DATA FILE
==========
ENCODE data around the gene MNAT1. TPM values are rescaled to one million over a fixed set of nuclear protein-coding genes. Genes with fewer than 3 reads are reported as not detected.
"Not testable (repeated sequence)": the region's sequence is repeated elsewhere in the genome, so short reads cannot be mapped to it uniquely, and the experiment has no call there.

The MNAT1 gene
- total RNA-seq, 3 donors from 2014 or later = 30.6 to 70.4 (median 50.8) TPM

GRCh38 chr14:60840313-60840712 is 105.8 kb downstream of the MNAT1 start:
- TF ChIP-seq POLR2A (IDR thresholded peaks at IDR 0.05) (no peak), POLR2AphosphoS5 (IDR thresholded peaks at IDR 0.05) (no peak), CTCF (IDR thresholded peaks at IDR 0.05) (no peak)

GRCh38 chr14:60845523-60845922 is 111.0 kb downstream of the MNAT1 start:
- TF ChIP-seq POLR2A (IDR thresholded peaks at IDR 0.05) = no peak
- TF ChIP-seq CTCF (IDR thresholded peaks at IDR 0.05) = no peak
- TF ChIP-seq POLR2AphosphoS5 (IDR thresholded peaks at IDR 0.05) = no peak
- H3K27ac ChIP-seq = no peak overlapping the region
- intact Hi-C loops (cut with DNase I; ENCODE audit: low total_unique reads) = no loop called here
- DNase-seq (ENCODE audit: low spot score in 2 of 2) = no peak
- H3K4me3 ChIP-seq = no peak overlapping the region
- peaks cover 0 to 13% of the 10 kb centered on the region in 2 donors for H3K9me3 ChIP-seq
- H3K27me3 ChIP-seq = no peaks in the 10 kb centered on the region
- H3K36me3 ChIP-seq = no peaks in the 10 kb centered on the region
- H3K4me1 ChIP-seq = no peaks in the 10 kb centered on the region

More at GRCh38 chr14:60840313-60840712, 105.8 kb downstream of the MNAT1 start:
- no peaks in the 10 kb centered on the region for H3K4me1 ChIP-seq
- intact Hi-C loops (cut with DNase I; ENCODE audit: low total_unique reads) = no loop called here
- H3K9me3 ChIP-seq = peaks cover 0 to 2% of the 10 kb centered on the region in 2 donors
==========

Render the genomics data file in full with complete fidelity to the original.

ENCODE data around the gene MNAT1. TPM values are rescaled to one million over a fixed set of nuclear protein-coding genes. Genes with fewer than 3 reads are reported as not detected.
"Not testable (repeated sequence)": the region's sequence is repeated elsewhere in the genome, so short reads cannot be mapped to it uniquely, and the experiment has no call there.

The MNAT1 gene
- total RNA-seq, 3 donors from 2014 or later = 30.6 to 70.4 (median 50.8) TPM

GRCh38 chr14:60840313-60840712 is 105.8 kb downstream of the MNAT1 start:
- TF ChIP-seq POLR2A (IDR thresholded peaks at IDR 0.05) (no peak), POLR2AphosphoS5 (IDR thresholded peaks at IDR 0.05) (no peak), CTCF (IDR thresholded peaks at IDR 0.05) (no peak)

GRCh38 chr14:60845523-60845922 is 111.0 kb downstream of the MNAT1 start:
- TF ChIP-seq POLR2A (IDR thresholded peaks at IDR 0.05) = no peak
- TF ChIP-seq CTCF (IDR thresholded peaks at IDR 0.05) = no peak
- TF ChIP-seq POLR2AphosphoS5 (IDR thresholded peaks at IDR 0.05) = no peak
- H3K27ac ChIP-seq = no peak overlapping the region
- intact Hi-C loops (cut with DNase I; ENCODE audit: low total_unique reads) = no loop called here
- DNase-seq (ENCODE audit: low spot score in 2 of 2) = no peak
- H3K4me3 ChIP-seq = no peak overlapping the region
- peaks cover 0 to 13% of the 10 kb centered on the region in 2 donors for H3K9me3 ChIP-seq
- H3K27me3 ChIP-seq = no peaks in the 10 kb centered on the region
- H3K36me3 ChIP-seq = no peaks in the 10 kb centered on the region
- H3K4me1 ChIP-seq = no peaks in the 10 kb centered on the region

More at GRCh38 chr14:60840313-60840712, 105.8 kb downstream of the MNAT1 start:
- no peaks in the 10 kb centered on the region for H3K4me1 ChIP-seq
- intact Hi-C loops (cut with DNase I; ENCODE audit: low total_unique reads) = no loop called here
- H3K9me3 ChIP-seq = peaks cover 0 to 2% of the 10 kb centered on the region in 2 donors